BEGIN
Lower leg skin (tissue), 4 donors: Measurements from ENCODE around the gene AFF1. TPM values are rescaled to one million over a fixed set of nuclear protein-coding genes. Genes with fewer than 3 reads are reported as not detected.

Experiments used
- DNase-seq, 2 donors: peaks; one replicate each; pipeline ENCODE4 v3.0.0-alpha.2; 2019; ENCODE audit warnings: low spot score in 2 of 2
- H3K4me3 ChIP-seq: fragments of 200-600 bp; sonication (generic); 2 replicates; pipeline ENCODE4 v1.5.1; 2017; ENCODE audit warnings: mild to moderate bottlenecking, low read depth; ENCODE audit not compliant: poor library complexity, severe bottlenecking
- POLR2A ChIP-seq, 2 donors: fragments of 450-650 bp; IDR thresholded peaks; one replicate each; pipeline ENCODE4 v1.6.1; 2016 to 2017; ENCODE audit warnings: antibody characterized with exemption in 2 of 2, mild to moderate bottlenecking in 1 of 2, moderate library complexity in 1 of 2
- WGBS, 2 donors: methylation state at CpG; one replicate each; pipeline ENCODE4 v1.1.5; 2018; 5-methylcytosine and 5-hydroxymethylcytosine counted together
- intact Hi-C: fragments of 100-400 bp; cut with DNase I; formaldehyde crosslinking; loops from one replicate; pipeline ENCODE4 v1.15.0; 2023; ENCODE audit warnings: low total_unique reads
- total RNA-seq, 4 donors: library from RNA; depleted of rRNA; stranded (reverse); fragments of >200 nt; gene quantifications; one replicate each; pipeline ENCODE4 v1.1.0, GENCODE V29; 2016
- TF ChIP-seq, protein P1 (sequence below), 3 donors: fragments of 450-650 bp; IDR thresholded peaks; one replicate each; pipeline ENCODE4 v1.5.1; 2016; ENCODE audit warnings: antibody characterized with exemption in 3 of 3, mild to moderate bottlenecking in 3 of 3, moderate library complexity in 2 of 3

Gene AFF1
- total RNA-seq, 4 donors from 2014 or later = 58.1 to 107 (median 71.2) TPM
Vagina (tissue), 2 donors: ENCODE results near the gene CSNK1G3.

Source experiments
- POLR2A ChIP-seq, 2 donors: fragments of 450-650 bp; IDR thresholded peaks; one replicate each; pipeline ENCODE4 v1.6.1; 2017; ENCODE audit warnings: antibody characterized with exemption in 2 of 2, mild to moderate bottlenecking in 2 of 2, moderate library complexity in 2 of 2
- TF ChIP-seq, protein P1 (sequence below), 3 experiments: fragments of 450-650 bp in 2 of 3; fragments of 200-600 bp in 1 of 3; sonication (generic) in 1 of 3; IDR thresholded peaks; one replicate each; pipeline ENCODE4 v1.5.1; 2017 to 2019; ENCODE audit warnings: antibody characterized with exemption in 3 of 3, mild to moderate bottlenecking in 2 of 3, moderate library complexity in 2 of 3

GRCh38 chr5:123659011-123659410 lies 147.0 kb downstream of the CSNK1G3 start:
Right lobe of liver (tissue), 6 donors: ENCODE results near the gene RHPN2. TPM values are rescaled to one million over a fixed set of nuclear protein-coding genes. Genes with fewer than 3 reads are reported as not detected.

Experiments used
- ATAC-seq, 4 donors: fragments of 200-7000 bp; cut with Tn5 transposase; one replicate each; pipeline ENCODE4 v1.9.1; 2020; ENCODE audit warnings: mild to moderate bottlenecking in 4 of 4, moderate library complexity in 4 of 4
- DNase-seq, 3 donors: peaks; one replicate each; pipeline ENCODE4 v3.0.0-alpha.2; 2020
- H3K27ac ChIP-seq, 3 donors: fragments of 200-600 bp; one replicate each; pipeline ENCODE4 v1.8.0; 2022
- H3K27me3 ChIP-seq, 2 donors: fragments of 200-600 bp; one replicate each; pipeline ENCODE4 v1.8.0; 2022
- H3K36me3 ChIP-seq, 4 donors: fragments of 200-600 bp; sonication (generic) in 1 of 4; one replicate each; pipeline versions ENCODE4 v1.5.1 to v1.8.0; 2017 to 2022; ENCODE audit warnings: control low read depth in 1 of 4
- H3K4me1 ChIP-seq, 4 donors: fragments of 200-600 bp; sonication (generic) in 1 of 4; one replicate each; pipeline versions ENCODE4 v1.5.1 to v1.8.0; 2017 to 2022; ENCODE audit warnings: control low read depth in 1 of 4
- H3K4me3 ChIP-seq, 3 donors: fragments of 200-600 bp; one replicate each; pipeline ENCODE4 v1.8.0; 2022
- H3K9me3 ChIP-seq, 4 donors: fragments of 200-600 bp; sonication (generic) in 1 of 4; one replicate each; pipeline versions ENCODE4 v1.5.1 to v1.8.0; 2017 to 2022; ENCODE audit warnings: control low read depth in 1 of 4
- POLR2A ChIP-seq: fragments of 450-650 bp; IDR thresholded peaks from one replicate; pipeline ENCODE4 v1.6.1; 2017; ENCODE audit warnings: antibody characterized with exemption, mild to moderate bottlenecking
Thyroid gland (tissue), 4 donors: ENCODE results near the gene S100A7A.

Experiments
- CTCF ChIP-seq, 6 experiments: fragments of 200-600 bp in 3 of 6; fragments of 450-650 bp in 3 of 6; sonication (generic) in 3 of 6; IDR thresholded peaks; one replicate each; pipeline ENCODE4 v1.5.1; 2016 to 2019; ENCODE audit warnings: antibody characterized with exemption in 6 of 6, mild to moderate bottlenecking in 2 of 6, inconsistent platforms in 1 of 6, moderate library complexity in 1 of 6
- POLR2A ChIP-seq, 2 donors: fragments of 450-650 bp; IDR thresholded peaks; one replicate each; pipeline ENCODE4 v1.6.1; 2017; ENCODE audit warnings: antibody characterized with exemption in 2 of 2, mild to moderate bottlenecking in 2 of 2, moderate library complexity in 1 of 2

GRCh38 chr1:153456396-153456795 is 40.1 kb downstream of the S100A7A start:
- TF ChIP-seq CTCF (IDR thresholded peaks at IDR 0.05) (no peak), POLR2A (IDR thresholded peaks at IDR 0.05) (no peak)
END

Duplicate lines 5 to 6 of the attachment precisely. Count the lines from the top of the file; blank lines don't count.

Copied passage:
- POLR2A ChIP-seq, 2 donors: fragments of 450-650 bp; IDR thresholded peaks; one replicate each; pipeline ENCODE4 v1.6.1; 2016 to 2017; ENCODE audit warnings: antibody characterized with exemption in 2 of 2, mild to moderate bottlenecking in 1 of 2, moderate library complexity in 1 of 2
- WGBS, 2 donors: methylation state at CpG; one replicate each; pipeline ENCODE4 v1.1.5; 2018; 5-methylcytosine and 5-hydroxymethylcytosine counted together